FORT CARSON, Colo. - Army Spc. Ryan LeCompte, Lower Brule Sioux, was admitted to a Veterans Affairs hospital in mid-May to be treated for post-traumatic stress disorder after an ordeal that included allegations of racist slurs and medical neglect by the military.
LeCompte, 27, who served two tours in Iraq as part of the 3rd Armored Cavalry Regiment, and Fort Carson, where he is based, are part of an ongoing investigation by the General Accounting Office into the mental health care services provided by the Defense Department.
The GAO is an independent, nonpartisan watchdog agency that works for Congress and studies the programs and expenditures of the federal government.
''We will be doing a site visit to Fort Carson among other military installations,'' Marcia Crosse, GAO's director of health issues, said. A report is not expected before next year.
On May 14 and 15, a group of senators sent staff members to Fort Carson on a fact-finding mission on allegations that military officials were downplaying soldiers' mental health problems or trying to get soldiers with mental problems discharged without benefits.
The hearings were prompted by complaints from LeCompte's wife, Tammie, and the Veterans of America, who have advocated for LeCompte and other soldiers at Fort Carson and across the country.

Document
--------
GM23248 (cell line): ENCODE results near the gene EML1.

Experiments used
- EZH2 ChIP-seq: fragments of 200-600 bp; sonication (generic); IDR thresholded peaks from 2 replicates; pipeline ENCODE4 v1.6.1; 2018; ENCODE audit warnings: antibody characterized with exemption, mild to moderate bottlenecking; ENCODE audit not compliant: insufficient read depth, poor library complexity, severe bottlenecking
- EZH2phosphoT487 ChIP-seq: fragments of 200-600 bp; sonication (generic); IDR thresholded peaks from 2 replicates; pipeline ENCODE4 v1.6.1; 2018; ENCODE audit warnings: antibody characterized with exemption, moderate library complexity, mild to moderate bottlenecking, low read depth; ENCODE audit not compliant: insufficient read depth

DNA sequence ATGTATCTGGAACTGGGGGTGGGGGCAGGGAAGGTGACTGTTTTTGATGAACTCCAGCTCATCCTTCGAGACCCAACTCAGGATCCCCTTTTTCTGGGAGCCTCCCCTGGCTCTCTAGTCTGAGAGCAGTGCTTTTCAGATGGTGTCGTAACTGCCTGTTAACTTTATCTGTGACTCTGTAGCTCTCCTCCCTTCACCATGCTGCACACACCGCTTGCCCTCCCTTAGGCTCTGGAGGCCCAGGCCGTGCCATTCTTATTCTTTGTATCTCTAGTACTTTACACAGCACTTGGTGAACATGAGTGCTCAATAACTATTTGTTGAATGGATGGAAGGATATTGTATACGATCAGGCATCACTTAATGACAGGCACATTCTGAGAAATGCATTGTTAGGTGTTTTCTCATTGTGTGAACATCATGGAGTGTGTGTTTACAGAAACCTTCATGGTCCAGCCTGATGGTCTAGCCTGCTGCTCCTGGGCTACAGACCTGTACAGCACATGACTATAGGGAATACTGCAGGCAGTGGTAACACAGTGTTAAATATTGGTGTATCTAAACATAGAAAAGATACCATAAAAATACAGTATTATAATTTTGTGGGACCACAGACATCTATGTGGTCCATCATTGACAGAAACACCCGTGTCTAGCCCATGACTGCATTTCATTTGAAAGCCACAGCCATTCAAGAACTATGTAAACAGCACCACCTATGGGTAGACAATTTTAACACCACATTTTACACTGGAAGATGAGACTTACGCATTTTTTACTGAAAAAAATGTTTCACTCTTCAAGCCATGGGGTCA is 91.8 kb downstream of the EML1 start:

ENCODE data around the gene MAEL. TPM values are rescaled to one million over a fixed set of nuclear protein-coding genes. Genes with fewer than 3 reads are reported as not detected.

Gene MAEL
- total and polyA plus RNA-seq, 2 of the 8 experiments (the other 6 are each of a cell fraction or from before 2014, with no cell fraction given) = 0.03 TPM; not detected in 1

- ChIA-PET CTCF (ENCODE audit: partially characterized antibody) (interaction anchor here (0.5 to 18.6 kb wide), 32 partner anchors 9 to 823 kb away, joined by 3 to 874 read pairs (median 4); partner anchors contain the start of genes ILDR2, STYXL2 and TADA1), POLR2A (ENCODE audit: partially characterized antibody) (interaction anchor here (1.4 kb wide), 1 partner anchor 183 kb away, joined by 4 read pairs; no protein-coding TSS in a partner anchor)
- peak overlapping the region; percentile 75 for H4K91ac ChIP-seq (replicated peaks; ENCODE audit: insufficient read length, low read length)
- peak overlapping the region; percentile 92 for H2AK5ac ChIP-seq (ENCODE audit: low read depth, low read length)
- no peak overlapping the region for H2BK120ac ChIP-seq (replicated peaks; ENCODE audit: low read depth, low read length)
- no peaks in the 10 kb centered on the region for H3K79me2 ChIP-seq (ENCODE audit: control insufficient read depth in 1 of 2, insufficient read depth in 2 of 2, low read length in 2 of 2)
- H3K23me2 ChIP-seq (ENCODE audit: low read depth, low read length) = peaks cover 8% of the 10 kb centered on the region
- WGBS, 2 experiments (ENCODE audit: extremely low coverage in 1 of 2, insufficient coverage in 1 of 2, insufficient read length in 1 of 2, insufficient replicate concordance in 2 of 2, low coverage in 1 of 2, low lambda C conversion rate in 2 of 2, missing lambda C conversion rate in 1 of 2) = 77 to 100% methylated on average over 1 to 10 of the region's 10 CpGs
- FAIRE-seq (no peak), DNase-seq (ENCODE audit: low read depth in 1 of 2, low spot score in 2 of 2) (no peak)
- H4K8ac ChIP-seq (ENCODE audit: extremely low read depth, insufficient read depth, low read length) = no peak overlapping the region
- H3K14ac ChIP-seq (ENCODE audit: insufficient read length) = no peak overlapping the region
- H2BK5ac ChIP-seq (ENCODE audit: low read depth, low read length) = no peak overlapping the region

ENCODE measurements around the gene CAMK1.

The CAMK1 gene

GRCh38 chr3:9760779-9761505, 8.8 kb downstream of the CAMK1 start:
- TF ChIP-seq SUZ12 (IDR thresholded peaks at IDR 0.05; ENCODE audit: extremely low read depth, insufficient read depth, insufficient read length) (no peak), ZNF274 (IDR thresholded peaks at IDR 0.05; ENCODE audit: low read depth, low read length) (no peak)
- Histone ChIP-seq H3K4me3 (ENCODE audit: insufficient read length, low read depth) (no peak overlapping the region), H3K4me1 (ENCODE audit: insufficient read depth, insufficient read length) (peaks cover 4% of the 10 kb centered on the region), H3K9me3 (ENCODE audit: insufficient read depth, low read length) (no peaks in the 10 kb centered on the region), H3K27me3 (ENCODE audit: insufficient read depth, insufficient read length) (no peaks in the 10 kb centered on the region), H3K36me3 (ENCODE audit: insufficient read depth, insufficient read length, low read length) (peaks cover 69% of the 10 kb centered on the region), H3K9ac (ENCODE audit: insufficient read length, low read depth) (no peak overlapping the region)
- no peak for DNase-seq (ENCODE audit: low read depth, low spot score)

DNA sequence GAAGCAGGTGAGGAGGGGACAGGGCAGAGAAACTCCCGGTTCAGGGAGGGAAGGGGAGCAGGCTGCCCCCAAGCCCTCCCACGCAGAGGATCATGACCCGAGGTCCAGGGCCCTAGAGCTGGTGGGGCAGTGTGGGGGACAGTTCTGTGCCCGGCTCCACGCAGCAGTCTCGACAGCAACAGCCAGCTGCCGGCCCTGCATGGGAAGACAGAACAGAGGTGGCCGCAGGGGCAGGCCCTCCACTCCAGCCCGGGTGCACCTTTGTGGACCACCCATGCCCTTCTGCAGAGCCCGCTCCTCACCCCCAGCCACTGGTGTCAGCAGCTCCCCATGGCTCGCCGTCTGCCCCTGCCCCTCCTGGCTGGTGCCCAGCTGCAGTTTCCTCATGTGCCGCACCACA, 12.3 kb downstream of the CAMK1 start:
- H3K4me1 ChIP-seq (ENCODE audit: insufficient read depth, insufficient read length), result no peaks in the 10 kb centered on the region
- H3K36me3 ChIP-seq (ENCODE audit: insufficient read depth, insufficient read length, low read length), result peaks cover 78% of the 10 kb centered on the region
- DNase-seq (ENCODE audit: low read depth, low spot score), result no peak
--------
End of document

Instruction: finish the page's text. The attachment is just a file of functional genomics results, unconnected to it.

Tammie LeCompte was scheduled to testify May 24 in front of the Senate Committee on Oversight and Government Reform in a hearing about the incidence and treatment of mental health problems in the military.
LeCompte's case is particularly disturbing because of the racist element, said Steve Robinson, director of veterans' affairs for the Veterans of America, who has investigated more than 40 complaints at Fort Carson alone.
''The fact that people in his chain of command used ethnic and racial slurs, called him 'sand nigger' and 'prairie nigger' and 'wagon-burner' and other things is very disturbing. I served 20 years in the military. We don't treat people like that in our military and it's not tolerated. When I heard these things, it made the hair on the back of my neck stand up and I realized that the moral fabric of what I believe the military to be must be under a tremendous amount of pressure,'' Robinson said.
LeCompte didn't receive the care he deserved, Robinson added.
''He didn't have a drinking problem, but he was being punished as if he did. He has a traumatic brain injury and they didn't understand it. They tried to strip him of the only thing he had left when he came back from war, and that is his dignity,'' Robinson said.
Fort Carson spokesman Karen Linne could not comment on LeCompte's medical treatment because of privacy issues.
''As far as his allegations of racial slurs, I know that his unit did conduct an investigation into allegations of racial slurs and I am told that part of what they found there was the slurs actually occurred in previous units, not the one he's currently assigned to, but the results of that are not completely final yet,'' Linne stated.